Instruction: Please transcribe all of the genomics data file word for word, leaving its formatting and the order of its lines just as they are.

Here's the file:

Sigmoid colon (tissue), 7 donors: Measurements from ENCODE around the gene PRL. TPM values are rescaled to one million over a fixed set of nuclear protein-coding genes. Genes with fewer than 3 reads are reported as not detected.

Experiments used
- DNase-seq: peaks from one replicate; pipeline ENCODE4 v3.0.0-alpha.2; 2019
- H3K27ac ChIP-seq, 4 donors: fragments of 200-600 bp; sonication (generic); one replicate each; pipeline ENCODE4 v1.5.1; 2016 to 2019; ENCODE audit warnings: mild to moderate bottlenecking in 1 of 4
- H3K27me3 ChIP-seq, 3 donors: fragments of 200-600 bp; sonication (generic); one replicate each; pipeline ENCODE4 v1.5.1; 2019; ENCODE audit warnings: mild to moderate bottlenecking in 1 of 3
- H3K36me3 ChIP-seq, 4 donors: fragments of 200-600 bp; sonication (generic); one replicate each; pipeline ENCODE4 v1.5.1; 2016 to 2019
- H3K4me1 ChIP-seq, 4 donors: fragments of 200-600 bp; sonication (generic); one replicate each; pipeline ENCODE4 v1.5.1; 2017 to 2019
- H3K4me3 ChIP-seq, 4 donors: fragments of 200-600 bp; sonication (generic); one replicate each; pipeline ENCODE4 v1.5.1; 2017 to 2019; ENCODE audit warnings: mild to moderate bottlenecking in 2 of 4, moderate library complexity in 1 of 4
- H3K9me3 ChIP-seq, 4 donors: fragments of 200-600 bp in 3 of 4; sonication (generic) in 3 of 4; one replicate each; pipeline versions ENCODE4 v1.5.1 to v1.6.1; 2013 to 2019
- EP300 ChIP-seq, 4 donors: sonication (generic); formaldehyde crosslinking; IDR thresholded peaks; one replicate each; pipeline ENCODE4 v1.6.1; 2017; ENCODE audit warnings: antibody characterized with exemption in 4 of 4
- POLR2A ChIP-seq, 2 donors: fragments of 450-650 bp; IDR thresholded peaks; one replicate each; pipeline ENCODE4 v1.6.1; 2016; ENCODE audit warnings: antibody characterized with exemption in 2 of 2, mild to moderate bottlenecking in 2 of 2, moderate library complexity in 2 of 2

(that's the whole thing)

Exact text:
Sigmoid colon (tissue), 7 donors: Measurements from ENCODE around the gene PRL. TPM values are rescaled to one million over a fixed set of nuclear protein-coding genes. Genes with fewer than 3 reads are reported as not detected.

Experiments used
- DNase-seq: peaks from one replicate; pipeline ENCODE4 v3.0.0-alpha.2; 2019
- H3K27ac ChIP-seq, 4 donors: fragments of 200-600 bp; sonication (generic); one replicate each; pipeline ENCODE4 v1.5.1; 2016 to 2019; ENCODE audit warnings: mild to moderate bottlenecking in 1 of 4
- H3K27me3 ChIP-seq, 3 donors: fragments of 200-600 bp; sonication (generic); one replicate each; pipeline ENCODE4 v1.5.1; 2019; ENCODE audit warnings: mild to moderate bottlenecking in 1 of 3
- H3K36me3 ChIP-seq, 4 donors: fragments of 200-600 bp; sonication (generic); one replicate each; pipeline ENCODE4 v1.5.1; 2016 to 2019
- H3K4me1 ChIP-seq, 4 donors: fragments of 200-600 bp; sonication (generic); one replicate each; pipeline ENCODE4 v1.5.1; 2017 to 2019
- H3K4me3 ChIP-seq, 4 donors: fragments of 200-600 bp; sonication (generic); one replicate each; pipeline ENCODE4 v1.5.1; 2017 to 2019; ENCODE audit warnings: mild to moderate bottlenecking in 2 of 4, moderate library complexity in 1 of 4
- H3K9me3 ChIP-seq, 4 donors: fragments of 200-600 bp in 3 of 4; sonication (generic) in 3 of 4; one replicate each; pipeline versions ENCODE4 v1.5.1 to v1.6.1; 2013 to 2019
- EP300 ChIP-seq, 4 donors: sonication (generic); formaldehyde crosslinking; IDR thresholded peaks; one replicate each; pipeline ENCODE4 v1.6.1; 2017; ENCODE audit warnings: antibody characterized with exemption in 4 of 4
- POLR2A ChIP-seq, 2 donors: fragments of 450-650 bp; IDR thresholded peaks; one replicate each; pipeline ENCODE4 v1.6.1; 2016; ENCODE audit warnings: antibody characterized with exemption in 2 of 2, mild to moderate bottlenecking in 2 of 2, moderate library complexity in 2 of 2